CONTACT:
CO Brad Morse: 603-271-3361 
Lt. James Goss: 603-744-5470
Jane Vachon: 603-271-3211
January 26, 2009                       

Two Moultonborough Men Convicted of Illegally Taking a Moose

CONCORD, N.H. -- Two Lakes Region men, Joseph Townsend, age 21, and Richard McNeil, age 25, both of Moultonborough, were convicted January 21, 2009, in Southern Carroll County District Court for illegally harvesting a moose last October in Sandwich.  

On November 10, 2008, New Hampshire Fish and Game Department Law Enforcement learned about the incident through a confidential informant. The afternoon of October 21, 2008, Townsend and McNeil had left work and, while traveling on Route 113A in Sandwich, saw a moose in the area of a power line cut shortly after 3 p.m.  The men had a rifle, but were not experienced hunters and neither had a hunting license.  They pulled over and Townsend left the vehicle and walked about 200 yards down the power line and shot the moose twice, killing it. The two men left the site, but returned late that night, when they proceeded to cut the moose into quarters and transported it home to be butchered.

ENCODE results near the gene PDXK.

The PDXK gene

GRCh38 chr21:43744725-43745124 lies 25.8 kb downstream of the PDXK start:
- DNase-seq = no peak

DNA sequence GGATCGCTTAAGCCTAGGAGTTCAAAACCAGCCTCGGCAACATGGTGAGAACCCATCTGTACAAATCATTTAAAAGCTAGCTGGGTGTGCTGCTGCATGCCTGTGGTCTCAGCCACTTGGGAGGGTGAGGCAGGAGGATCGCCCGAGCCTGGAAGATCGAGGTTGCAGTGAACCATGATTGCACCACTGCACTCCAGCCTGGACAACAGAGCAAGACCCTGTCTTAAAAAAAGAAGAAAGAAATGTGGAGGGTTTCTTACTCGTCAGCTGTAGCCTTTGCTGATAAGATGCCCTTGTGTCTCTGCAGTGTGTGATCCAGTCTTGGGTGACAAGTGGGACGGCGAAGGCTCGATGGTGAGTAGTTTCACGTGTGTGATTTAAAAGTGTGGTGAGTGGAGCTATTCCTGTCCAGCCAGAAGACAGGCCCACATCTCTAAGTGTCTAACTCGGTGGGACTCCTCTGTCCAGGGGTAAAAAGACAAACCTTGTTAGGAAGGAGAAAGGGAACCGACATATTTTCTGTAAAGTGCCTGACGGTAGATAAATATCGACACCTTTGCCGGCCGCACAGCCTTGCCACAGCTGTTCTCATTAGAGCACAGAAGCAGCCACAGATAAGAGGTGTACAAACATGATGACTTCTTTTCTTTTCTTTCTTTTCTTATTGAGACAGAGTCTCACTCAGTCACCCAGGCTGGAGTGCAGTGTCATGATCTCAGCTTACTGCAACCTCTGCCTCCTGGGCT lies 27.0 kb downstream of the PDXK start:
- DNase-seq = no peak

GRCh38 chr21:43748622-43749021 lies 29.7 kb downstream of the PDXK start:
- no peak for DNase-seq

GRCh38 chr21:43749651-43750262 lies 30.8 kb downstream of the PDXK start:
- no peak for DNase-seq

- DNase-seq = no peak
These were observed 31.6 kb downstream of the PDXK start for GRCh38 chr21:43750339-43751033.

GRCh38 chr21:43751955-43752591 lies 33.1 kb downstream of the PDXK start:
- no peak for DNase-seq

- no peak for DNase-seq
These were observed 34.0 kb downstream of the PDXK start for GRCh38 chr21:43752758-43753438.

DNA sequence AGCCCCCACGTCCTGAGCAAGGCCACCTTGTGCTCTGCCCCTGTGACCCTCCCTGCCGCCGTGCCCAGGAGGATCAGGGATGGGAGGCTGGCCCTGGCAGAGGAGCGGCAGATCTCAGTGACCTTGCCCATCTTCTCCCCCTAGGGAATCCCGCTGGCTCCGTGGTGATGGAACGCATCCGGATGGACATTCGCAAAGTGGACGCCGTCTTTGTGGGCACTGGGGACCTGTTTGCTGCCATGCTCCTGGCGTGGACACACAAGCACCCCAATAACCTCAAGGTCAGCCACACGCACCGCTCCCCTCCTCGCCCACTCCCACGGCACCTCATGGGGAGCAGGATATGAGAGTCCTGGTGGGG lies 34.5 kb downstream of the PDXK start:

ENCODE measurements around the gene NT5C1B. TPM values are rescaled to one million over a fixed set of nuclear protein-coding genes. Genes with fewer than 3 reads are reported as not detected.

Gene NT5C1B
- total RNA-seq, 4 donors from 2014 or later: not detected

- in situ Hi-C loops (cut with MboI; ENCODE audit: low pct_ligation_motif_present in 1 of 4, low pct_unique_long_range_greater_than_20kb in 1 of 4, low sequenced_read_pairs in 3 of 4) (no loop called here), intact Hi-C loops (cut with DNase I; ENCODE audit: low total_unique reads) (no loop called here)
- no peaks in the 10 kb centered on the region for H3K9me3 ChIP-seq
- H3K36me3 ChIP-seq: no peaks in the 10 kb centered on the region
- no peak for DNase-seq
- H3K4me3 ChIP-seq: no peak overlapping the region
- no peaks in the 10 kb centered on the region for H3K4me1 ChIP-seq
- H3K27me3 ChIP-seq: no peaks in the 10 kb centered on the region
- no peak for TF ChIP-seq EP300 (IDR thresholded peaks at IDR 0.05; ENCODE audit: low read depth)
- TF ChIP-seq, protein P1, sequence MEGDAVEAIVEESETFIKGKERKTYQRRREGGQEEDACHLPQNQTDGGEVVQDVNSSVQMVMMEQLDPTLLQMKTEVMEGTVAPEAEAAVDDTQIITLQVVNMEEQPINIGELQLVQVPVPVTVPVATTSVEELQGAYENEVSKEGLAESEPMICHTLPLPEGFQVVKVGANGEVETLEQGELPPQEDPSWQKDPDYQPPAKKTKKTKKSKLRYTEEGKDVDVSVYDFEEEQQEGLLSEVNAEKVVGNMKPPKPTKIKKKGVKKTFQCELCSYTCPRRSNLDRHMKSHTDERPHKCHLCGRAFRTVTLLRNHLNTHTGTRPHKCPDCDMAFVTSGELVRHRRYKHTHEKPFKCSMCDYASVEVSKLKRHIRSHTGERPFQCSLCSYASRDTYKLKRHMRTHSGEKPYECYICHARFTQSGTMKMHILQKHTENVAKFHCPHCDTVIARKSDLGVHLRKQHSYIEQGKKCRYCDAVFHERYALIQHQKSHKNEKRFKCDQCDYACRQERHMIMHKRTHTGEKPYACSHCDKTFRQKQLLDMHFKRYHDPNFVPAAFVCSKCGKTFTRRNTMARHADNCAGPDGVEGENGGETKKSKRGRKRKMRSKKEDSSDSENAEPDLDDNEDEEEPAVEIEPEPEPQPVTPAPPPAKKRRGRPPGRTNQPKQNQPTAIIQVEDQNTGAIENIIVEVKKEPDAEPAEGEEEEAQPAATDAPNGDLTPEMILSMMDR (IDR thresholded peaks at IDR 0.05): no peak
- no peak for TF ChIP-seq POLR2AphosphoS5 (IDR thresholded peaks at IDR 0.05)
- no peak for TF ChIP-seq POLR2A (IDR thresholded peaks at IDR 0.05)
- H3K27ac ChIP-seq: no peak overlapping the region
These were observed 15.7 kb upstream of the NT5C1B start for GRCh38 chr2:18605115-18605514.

On November 11, 2008, Conservation Officers Brad Morse, Mark Hensel and Lt. James Goss began investigating the complaint.  During the investigation, the officers confiscated a large quantity of moose meat and obtained confessions from various individuals.  Townsend was charged with Hunting Without a License and Taking a Moose Without First Obtaining a Valid License.  McNeil was charged with Taking (Assisted Joseph Townsend) a Moose Without Obtaining a Valid License. 

On January 22, 2009, Townsend and McNeil pled guilty on a variety of charges in Southern Carroll County District Court.  McNeil was ordered to pay fines totaling $1,200.  Townsend was fined $180 for Hunting Without a License and  $1,200 for Taking Without a License; in addition, he was ordered to pay $1,000 restitution to the N.H. Fish and Game Department. 

"Moose and other wildlife are a valuable resource for New Hampshire, and hunting is a carefully regulated activity," said Morse.  "If you want to hunt, do it the right way -- take hunter education and get a license."

Moose hunting in New Hampshire is available by permit only. A total of 515 moose licenses are issued through a lottery system. Those who win the opportunity to purchase a moose license must also obtain a regular New Hampshire hunting license in order to hunt moose in a specified Wildlife Management Unit during the nine-day season in October.

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